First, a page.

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Research Article  |   April 1996
Transformative Narratives: From Victimic to Agentic Life Plots
Author Affiliations
  • Donald E. Polkinghorne, PhD, is Professor of Counseling Psychology, Division of Counseling Psychology, School of Education, University of Southern California, Waite Phillips Hall #503, Los Angeles, California 90089-0031
Article Information
Research
Research Article   |   April 1996
Transformative Narratives: From Victimic to Agentic Life Plots
American Journal of Occupational Therapy, April 1996, Vol. 50, 299-305. doi:10.5014/ajot.50.4.299
American Journal of Occupational Therapy, April 1996, Vol. 50, 299-305. doi:10.5014/ajot.50.4.299
Abstract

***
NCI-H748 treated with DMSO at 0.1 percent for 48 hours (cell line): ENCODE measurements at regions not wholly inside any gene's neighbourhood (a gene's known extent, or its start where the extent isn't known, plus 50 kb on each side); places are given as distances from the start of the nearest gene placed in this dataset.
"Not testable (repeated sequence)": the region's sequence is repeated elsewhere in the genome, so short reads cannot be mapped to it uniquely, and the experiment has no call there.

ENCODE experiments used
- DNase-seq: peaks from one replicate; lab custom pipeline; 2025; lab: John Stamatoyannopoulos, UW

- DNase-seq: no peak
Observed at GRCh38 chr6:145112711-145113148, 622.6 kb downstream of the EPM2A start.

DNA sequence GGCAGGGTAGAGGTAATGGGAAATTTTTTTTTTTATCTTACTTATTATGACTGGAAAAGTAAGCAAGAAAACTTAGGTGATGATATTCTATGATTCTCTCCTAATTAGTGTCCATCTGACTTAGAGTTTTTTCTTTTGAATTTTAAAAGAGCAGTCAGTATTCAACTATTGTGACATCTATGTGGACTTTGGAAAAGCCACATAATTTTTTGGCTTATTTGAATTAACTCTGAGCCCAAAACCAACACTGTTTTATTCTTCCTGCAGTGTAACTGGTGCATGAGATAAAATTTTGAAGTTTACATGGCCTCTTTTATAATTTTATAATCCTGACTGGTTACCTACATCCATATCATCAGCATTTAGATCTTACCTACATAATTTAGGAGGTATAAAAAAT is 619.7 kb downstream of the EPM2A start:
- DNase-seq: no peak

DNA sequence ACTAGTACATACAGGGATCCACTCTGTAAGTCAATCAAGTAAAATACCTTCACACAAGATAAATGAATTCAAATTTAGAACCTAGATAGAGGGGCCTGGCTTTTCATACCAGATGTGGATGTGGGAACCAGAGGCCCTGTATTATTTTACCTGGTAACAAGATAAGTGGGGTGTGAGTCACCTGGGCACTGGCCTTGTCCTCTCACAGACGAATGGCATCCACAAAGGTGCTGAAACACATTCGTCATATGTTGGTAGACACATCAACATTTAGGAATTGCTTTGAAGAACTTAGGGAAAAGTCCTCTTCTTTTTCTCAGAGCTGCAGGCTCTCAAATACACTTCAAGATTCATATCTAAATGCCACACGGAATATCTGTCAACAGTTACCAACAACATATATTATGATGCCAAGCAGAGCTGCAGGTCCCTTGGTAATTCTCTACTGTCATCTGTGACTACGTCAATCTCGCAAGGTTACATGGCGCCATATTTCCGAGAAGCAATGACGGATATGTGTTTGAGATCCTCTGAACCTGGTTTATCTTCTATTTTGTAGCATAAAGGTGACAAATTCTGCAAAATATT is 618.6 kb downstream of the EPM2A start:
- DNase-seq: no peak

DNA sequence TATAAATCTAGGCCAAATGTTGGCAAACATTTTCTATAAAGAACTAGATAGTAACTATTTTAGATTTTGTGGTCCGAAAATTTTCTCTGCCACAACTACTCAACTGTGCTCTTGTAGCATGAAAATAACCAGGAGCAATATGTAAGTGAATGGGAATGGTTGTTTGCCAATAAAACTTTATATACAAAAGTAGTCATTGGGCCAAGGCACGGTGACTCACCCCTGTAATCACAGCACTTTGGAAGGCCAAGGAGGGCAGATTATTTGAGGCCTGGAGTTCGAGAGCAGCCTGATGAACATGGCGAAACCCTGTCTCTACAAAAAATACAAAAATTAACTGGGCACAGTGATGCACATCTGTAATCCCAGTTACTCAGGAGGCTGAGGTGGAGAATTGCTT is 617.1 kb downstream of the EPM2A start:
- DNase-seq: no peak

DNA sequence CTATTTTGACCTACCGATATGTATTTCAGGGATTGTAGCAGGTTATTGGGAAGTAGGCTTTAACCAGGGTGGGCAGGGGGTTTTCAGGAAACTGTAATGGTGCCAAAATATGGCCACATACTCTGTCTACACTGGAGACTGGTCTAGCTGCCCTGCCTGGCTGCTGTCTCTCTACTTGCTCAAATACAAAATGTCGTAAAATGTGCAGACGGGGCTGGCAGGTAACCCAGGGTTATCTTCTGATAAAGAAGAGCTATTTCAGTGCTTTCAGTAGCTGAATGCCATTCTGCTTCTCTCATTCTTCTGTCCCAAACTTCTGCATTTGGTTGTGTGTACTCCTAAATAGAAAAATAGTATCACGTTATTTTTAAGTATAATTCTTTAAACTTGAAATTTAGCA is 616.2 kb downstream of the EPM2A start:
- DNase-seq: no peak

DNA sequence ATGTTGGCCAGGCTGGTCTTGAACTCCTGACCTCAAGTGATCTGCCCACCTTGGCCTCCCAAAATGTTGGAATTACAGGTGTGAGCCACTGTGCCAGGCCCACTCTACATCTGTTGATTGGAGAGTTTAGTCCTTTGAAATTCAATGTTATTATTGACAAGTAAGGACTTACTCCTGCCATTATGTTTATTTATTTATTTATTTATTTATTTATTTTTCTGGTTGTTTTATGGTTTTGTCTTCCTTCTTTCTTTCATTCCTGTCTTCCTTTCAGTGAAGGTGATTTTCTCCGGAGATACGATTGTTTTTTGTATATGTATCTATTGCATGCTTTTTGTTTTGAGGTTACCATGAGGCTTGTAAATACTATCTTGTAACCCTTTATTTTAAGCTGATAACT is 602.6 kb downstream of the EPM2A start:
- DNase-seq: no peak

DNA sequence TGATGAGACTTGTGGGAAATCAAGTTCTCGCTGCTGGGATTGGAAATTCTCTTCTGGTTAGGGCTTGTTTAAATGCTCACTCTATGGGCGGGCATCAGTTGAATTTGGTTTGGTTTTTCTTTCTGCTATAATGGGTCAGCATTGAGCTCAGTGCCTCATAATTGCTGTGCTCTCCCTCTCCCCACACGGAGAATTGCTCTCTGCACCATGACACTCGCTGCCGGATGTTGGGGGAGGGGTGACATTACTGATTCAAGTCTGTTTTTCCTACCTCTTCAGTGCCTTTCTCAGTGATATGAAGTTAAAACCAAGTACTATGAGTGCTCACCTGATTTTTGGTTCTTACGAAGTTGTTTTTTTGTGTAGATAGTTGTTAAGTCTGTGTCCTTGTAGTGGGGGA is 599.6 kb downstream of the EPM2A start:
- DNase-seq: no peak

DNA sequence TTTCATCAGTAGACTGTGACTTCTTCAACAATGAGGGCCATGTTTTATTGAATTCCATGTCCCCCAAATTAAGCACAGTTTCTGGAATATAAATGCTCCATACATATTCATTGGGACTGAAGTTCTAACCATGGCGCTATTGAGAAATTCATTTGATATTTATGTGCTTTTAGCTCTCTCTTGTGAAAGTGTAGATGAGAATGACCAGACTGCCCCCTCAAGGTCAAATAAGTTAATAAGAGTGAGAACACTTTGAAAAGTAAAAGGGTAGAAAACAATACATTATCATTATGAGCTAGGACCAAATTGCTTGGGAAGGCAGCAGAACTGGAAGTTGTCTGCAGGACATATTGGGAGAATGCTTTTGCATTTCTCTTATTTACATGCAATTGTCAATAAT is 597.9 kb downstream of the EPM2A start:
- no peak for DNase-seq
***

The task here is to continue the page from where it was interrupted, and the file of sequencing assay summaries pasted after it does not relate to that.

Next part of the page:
Basic to occupational engagement is a person’s personal power to author choices. Impairment in functioning moves some clients from an agentic identity of self to a victimic identity. The change in identity causes previously self-directed clients to adopt a passive and acquiescent stance toward their lives. The recovery of occupational functioning includes the restoration of the person’s sense of agency. Recent developments in self theory emphasize the self as a process rather than a substance or thing. Narrative is the discourse mode most able to express identity as a process. Victimic identity is manifest in a self-story in which protagonists have lost power to affect change in their lives; agentic identity is manifest in self-stories of active agency. A study of clients’ rehabilitation by Cochran and Laub found that clients’ change from victimic to agentic identity moves through four phases: incompleteness, positioning, actualizing, and completion.